As top-end earbuds go, Samsung’s Galaxy Buds 2 Pro seem to tick every box. Active noise cancellation, head-tracking spacial audio and wireless charging are all must-haves to earn the “Pro” label, and the AKG-tuned dual drivers promise high quality sound as well.
The second-gen in-ears still manage to undercut the Apple AirPods Pro, while also gaining more audiophile-friendly features like end-to-end 24-bit playback. It all sounds pretty promising on paper – but do they hit all the right notes in reality?
We had a listen ahead of the official reveal, alongside the Galaxy Flip 4 and Fold 4 smartphones and Watch 5 wearable, to see if they deserve pride of place in your lugholes.
Design & build: soft touch
Gloss and shine are out for 2022: apparently matte is where it’s at. The Buds themselves and the charging case now have a soft-touch finish that’s not as blingtastic as last year’s version. That said, you can still pick up a pair in head-turning Bora Purple if that’s what you’re in to. The Graphite (black) and White versions are a little more subtle.
The shape of the case hasn’t changed all that much, sticking to a squircle design with minimal branding, a USB-C port on the back and LED charging indicator up front. It slips into a pocket easily enough, though perhaps isn’t quite as compact as some rival in-ears.
It might seem like the Buds haven’t changed much either, but Samsung has managed to shrink each one down by around 15% compared to the first-gen model. They still use silicone ear tips to create a tight seal, with a wing-like shape that nestles comfortably in your ear. They fit brilliantly, and didn’t fall out after some vigorous headbanging – though we’ll need to take them for a run before deciding if they’re any good for exercise. IPx7 sweat resistance bodes well, though.
Each bud has an air vent to help relieve pressure on your ears during long listening sessions, but we didn’t get enough time to judge if they help cut down fatigue or not.
Features & software: where’s your head at
Samsung’s top-tier earphones have had active noise cancellation for a while now, but this year’s effort promises to be a bit smarter and knowing when and when not to silence the outside world. Start talking to someone and transparency mode automatically kicks in, which is neat. ANC managed to cut out background chatter reasonably well, in an environment not too dissimilar to an office, but traffic and public transport will have to wait for a full review.
An expanded wind shield covering the three mics inside each bud is also meant to cut out even more wind noise, although we weren’t able to test it out at the tethered demo station.
Spacial audio makes a return, with Dolby Atmos-compatible head tracking for a more dynamic listening experience. Whether this is the next step in music mixing or merely a gimmick is up for debate (we reckon some tracks sound pretty good – others, not so much) but the effect is convincing. AirPods Pro aside, there aren’t many in-ears that feel as accurate as these at knowing which way you’re facing at any given moment.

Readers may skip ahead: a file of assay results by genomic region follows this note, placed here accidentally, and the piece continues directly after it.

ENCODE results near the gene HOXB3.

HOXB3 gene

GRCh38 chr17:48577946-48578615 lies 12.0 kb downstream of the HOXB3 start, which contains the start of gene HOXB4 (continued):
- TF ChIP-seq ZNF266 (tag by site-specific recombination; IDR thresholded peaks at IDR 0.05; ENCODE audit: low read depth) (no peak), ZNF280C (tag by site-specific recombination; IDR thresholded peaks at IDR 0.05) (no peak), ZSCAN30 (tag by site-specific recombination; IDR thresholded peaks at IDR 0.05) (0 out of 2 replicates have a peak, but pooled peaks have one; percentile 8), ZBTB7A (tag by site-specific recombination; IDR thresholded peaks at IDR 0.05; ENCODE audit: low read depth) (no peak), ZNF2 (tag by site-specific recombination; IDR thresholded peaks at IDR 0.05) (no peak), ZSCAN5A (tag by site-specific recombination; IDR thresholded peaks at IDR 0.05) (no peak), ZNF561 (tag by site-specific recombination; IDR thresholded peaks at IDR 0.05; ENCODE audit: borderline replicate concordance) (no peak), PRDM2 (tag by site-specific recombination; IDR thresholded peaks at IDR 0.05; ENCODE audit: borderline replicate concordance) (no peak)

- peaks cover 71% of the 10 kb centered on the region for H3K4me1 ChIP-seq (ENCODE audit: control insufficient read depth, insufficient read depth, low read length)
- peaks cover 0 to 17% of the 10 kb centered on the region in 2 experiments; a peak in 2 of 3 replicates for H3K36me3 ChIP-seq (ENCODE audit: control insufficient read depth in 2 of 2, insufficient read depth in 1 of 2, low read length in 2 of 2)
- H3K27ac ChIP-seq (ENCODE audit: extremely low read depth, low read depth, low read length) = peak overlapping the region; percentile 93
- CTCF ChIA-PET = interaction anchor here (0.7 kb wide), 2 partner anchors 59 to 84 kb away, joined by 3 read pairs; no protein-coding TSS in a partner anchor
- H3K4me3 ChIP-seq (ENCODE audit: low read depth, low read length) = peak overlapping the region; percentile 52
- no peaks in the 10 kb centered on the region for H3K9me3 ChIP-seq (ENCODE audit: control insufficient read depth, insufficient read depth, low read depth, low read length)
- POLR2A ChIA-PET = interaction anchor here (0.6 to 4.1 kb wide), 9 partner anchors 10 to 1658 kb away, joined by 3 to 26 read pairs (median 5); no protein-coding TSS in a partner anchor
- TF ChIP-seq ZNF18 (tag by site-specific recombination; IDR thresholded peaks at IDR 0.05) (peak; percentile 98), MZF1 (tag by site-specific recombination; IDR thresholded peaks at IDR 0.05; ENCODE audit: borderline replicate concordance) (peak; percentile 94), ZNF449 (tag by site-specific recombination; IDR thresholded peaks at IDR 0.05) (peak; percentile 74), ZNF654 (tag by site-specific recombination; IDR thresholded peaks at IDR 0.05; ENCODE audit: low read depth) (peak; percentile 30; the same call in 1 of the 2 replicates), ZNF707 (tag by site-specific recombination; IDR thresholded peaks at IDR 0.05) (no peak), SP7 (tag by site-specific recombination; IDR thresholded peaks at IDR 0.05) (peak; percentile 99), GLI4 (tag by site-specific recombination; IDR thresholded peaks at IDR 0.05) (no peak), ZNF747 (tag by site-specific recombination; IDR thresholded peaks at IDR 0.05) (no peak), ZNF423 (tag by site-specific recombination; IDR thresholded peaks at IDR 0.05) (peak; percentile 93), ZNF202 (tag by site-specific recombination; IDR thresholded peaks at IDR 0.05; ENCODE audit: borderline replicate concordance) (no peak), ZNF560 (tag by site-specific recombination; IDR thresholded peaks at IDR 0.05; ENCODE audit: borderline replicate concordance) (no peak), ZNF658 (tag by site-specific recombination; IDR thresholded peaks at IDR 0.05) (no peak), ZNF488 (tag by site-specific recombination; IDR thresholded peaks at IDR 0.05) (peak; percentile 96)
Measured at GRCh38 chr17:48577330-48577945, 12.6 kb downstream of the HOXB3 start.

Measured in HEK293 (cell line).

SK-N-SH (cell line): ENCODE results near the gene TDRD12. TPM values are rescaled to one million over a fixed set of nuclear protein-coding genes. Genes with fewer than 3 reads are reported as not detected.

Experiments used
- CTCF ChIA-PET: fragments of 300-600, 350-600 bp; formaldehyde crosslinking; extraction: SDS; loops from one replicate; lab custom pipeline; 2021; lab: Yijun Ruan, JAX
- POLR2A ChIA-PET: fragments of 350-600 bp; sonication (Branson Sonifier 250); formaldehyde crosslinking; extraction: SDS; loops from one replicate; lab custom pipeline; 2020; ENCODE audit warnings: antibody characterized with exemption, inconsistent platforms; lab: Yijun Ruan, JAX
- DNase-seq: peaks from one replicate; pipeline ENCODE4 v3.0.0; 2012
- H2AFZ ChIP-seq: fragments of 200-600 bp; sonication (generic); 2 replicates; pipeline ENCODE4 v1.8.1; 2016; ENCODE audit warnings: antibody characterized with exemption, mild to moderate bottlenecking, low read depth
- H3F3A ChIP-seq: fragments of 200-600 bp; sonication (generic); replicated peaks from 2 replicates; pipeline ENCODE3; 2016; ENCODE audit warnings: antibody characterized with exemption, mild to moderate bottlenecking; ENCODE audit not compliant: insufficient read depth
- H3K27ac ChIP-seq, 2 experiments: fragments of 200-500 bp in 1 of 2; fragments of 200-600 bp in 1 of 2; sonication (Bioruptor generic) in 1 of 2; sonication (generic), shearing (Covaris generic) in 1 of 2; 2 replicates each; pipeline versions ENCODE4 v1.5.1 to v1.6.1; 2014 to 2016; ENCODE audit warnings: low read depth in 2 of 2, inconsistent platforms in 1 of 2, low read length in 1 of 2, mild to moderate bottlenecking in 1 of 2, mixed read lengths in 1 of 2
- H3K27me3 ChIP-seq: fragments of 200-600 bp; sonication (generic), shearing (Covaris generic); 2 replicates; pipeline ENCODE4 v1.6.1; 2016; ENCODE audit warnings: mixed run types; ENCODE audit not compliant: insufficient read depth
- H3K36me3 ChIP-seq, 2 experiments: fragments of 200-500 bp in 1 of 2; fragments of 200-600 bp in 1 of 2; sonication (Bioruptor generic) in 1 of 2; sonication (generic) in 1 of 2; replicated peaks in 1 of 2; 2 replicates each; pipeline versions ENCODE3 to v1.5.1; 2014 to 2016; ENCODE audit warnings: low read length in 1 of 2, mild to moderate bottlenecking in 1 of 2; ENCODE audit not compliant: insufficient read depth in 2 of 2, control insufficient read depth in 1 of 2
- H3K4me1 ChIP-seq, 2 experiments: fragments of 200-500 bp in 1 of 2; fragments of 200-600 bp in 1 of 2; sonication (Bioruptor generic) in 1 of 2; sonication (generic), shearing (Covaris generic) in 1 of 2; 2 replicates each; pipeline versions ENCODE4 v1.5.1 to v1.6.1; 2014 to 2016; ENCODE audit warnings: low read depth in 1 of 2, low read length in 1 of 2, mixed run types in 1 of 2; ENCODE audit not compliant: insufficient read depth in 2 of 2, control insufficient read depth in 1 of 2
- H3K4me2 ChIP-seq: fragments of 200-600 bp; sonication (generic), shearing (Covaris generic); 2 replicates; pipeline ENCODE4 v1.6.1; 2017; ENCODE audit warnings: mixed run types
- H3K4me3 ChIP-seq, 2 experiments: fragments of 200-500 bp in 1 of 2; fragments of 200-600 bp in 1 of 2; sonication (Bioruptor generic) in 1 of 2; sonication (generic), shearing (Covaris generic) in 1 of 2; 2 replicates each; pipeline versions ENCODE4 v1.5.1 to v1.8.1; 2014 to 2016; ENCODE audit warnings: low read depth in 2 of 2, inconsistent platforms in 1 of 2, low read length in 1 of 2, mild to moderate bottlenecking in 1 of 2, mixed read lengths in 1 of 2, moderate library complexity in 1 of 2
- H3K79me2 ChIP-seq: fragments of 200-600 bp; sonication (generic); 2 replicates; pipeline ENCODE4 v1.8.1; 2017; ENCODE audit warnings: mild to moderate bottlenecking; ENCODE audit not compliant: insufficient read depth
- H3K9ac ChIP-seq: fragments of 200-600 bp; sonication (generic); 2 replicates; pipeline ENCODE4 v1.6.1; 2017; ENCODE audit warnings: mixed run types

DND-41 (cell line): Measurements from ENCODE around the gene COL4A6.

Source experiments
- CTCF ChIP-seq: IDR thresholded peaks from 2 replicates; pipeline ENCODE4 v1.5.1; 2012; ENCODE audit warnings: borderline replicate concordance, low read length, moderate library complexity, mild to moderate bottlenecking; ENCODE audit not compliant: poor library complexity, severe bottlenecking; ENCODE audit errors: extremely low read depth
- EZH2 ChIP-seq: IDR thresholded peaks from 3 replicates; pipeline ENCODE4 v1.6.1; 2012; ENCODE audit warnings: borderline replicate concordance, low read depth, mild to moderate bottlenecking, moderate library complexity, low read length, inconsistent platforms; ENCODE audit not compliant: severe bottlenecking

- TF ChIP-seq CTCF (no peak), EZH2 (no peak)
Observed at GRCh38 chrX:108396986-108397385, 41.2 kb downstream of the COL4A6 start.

Samsung is also bigging up the ability to pair the phones directly to one if it’s 2022 model-year TVs, for private listening so as not to disturb the rest of the house. That’s in addition to Auto Switch, which makes a return for quickly swapping between Samsung phones, tablets, laptops and other gear.
Battery life remains a mystery for now: Samsung hasn’t upgraded the battery at all, so we’re betting it’ll be a similar story to the OG Galaxy Buds Pro. That should mean up to five hours with ANC on, or eight with it off, plus 13/20 hours extra from the charging case. It supports wireless charging, naturally, with a handful of Samsung’s top-tier phones able to juice them on the move using reverse wireless charging.
Sound quality: testing times
Given they use a dual-driver design, just like last year’s Galaxy Buds Pro, we weren’t expecting a massive difference in overall sound quality – although Samsung has mixed things up a bit here, with a 10mm woofer and 5.3mm tweeter driver. During our brief demo session we only got to listen to a few tracks, so can’t give a definitive verdict just yet, but Samsung’s tuning feels very familiar.
These are energetic in-ears, with ample bass and plenty of volume. The detail seemed well-defined and we didn’t notice any major sibilance or distortion near the top-end. Whether they can dethrone the likes of Apple’s AirPods Pro and Sony’s wonderfully balanced WF-1000XM4 remains to be seen.
Samsung does have 24-bit audio on its side, as long as you’re connected to one of the firm’s more recent phones. The SSC codec already delivered adaptive bitrate playback on par with AptX adaptive, but here Samsung promises end-to-end 24bit from compatible hi-res sources. Will this make a difference in daily use? We’ll have to break out the Tidal subscription to find out, but are sure it’ll give audiophiles another reason to check these buds out.
Samsung Galaxy Buds 2 Pro initial verdict
You could be forgiven for thinking there’s little to the Galaxy Buds 2 Pro beyond a matte finish and new colour choices – but the changes are more than skin deep. Not only has Samsung managed to shrink them down, which results in a more comfortable fit and better passive isolation, but it has also improved the active noise cancellation too.
We’ll have to wait for a full review to see how they stack up to the class best in the real world, and we won’t give a final verdict on audio quality until we’ve racked up a lot more listening hours. But smarter spacial audio, faster-acting ANC and the energetic sound signature we expect from AKG’s tuning suggest there’s plenty here to like for the price.